Sermon - Sunday, 16 June 2019

The following sermon was delivered by the Very Reverend Dr Russell Barr on Sunday, 16 June 2019.

Scripture: Revelation 4: 1-11/ John 16: 12-15

Text: Holy, holy, holy is the Lord God Almighty, who was and is and is to come.   (Revelation 4: 8)

IN THE NAME OF GOD, FATHER, SON AND HOLY SPIRIT, AMEN

Some thirty years ago the General Assembly of the Church of Scotland decided to prepare a new statement of Christian faith.

The inevitable committee was formed, produced its report and in 1992 the Assembly authorised the new statement for use in worship and teaching.

Commenting on the committee’s work, Alec Cheyne, Professor of Ecclesiastical History at the University of Edinburgh, compared and contrasted it with the church’s various other historic statements of faith – the Apostles Creed, the Nicene Creed and the Westminster Confession of Faith.

And then in an almost after-thought at the end of his article, Cheyne suggested the next time the Assembly decided to embark on such an exercise, instead of a statement of faith it should commission some new hymns.

Why?

Although they might lack the academic rigour of a confessional statement, Cheyne wondered if congregations learn more about Christmas singing Come thou long expected Jesus or about Easter singing Thine be the glory or about Pentecost singing Come Holy Ghost our souls inspire than they do from reading statements of faith.

Today is Trinity Sunday.

Unlike the other great Christian festivals of Christmas, Easter and Pentecost, all of which refer to significant events in the life of Jesus and the early church, the doctrine of the Trinity arose in response to heresy.

In the 4th century AD, Arius taught that Jesus of Nazareth was a human being like everyone else and so, in an important sense, inferior to God.

The Arian heresy prompted a response from Athanasius, then the archdeacon of Alexandria, and one of the most influential of the early church fathers.

Athanasius suggested that although distinct, Jesus was the same in being as the Father.

The dispute culminated in the great Council of Nicea in 325 AD, convened by the Emperor Constantine, when the matter was finally resolved in favour of Athanasius.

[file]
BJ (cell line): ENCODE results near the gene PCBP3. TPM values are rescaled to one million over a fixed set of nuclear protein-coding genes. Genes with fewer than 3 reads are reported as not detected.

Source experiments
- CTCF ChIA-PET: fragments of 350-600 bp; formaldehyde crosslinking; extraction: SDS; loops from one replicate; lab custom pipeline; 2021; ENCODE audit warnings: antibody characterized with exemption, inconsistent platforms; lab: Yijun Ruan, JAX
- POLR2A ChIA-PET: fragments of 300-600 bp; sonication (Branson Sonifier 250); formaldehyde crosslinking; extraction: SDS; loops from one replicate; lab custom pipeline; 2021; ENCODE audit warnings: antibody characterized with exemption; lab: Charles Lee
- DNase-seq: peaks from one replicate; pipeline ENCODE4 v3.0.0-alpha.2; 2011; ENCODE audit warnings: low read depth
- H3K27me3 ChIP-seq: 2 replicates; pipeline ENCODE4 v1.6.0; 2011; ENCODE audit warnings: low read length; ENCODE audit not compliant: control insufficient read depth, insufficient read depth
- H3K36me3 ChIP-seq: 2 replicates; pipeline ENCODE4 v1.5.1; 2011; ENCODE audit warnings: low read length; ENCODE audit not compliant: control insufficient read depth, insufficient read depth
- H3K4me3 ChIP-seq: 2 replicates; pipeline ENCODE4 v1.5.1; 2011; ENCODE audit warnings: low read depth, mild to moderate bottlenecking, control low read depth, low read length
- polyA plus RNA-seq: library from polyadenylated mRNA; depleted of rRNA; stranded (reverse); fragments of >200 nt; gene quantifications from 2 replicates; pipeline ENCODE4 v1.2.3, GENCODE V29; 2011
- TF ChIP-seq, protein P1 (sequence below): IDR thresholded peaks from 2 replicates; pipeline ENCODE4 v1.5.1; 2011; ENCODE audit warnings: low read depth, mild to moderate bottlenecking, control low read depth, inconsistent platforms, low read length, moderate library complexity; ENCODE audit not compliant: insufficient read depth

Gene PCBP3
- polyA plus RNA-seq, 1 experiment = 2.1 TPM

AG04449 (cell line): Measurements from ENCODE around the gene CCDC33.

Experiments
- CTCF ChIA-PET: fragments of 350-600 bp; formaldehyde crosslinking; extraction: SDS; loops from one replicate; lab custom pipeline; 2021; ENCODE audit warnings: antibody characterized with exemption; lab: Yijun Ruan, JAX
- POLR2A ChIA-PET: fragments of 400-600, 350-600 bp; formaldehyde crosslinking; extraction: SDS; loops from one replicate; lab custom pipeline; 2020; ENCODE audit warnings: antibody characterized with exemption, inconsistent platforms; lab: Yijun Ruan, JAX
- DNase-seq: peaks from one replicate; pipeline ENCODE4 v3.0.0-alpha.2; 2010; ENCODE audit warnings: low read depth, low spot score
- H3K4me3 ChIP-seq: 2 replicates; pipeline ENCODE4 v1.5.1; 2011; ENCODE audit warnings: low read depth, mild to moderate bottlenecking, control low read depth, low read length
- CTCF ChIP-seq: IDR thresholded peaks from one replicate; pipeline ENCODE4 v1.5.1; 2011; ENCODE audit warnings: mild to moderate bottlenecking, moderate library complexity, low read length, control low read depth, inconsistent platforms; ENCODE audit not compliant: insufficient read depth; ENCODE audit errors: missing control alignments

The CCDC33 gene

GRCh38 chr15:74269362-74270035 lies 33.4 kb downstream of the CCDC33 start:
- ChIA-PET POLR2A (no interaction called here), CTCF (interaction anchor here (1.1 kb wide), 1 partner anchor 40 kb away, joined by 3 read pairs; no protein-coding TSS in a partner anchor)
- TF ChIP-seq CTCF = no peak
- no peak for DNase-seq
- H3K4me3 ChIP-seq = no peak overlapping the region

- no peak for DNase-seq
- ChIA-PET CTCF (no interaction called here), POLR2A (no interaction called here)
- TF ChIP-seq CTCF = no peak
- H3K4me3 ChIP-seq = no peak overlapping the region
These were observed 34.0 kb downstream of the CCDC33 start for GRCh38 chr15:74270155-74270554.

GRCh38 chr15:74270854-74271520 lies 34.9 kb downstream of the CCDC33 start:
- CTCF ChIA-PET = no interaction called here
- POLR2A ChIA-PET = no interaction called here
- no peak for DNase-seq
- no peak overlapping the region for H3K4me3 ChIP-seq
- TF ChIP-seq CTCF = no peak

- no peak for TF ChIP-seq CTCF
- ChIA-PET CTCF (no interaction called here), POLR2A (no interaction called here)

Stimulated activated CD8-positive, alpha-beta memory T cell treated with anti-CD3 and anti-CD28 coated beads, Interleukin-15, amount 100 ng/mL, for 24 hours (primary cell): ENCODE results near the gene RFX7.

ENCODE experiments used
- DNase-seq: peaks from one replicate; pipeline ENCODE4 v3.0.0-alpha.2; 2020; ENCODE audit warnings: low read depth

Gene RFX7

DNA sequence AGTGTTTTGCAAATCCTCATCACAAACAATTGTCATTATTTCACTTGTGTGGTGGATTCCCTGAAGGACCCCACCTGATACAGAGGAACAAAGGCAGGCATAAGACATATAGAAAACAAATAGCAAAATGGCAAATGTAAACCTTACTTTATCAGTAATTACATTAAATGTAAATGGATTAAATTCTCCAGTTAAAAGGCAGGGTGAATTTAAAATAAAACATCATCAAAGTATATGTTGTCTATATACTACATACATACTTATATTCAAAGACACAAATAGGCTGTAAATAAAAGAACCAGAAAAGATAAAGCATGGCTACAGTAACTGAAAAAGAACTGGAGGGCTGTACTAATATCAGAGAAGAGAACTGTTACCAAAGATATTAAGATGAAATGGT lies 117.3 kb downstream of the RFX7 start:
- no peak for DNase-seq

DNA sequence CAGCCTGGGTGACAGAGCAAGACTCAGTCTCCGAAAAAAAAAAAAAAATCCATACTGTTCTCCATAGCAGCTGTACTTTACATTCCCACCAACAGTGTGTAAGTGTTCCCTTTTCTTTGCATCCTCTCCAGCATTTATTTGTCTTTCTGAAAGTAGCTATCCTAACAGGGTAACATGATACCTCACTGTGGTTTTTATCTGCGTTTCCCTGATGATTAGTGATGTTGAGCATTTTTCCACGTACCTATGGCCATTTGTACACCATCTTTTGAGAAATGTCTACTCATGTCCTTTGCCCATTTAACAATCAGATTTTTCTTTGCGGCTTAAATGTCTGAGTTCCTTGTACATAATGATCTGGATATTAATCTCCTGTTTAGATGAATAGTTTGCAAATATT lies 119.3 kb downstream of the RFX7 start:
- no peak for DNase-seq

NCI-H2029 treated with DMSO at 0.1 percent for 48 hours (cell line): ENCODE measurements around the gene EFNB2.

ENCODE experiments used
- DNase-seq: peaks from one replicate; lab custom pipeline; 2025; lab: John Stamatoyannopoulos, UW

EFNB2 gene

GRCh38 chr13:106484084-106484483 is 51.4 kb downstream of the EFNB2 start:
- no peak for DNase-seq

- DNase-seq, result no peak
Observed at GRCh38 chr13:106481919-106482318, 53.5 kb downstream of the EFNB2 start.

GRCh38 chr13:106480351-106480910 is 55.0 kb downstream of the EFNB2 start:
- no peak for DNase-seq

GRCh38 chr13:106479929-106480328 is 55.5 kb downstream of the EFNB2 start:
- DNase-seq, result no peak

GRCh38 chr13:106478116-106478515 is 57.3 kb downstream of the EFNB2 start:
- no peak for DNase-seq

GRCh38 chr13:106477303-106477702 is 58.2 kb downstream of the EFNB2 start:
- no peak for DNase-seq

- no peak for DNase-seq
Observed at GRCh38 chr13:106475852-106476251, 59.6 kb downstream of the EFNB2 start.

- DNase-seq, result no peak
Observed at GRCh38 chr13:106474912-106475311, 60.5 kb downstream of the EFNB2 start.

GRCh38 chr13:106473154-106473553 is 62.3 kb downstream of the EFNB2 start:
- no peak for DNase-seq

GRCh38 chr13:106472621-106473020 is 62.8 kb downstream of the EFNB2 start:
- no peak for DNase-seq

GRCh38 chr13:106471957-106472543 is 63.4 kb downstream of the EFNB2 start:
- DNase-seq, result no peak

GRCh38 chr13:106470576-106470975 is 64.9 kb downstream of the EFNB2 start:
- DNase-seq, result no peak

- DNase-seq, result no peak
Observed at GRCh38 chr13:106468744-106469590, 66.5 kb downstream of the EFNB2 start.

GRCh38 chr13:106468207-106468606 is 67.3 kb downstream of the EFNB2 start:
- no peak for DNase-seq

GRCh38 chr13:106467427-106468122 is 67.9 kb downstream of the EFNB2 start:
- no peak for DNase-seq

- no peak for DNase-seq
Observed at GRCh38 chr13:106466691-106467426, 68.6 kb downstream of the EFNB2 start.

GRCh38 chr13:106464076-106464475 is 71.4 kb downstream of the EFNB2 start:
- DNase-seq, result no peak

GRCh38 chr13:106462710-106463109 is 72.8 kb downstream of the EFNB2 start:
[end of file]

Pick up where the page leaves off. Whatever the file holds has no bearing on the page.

Are you with me?

No, I thought not.

So rather than speak about councils and doctrines, let me take Alec Cheyne’s advice and speak instead about this morning’s opening hymn Holy, Holy, Holy, Lord God Almighty, a hymn described by the Victorian Poet Laureate, Alfred, Lord Tennyson, as the finest hymn in the English language.

It is not difficult to see why Tennyson so liked this hymn because with an economy of words and with an abundance of striking images and phrases, the hymn draws us into the greatness of God.

Based on a passage from the Book of Revelations[1] where the author is granted a vision of the heavenly throne and the worship which surrounds it, whatever else it expresses, this hymn expresses the majesty of God, the mystery of God, the mercy of God, the God to whom our morning song should rise, the God who is perfect in power, love and purity and who evermore shall be, the God whose works deserve the praise of every living creature in land and sky and sea.

What the hymn also does is to introduce us to distinct but related ways of thinking about God.

As Father, God is revealed as Creator of the universe and the Lord of life.

As Son, God’s love and concern took face and voice in the life and person, the dying and rising again of Jesus of Nazareth.

As Spirit, God is the divine presence evident in the life and activity of the first disciples, evident in the life of the early church as it set out to make disciples of all nations, baptising and teaching people to obey everything Jesus commanded and evident in the life, witness and worship of God’s people today.

Here is the essence of the Trinitarian understanding of God - God in three persons – an understanding at the heart of the Christian faith – blessed Trinity.

At its best, as well as drawing us into the greatness of God, what the doctrine of the Trinity does is to express the community of relationships that exists among Father, Son and Holy Spirit.

And at its best, isn’t this what the church aspires to be, a community of relationships as people from different walks of life are brought through the power of the Spirit into the family of Christian faith by the love of God in Christ?

It was the poet John Donne who famously wrote that no man (no person) is an island, that we are all part of the continent, part of the main, in other words we all belong to one another.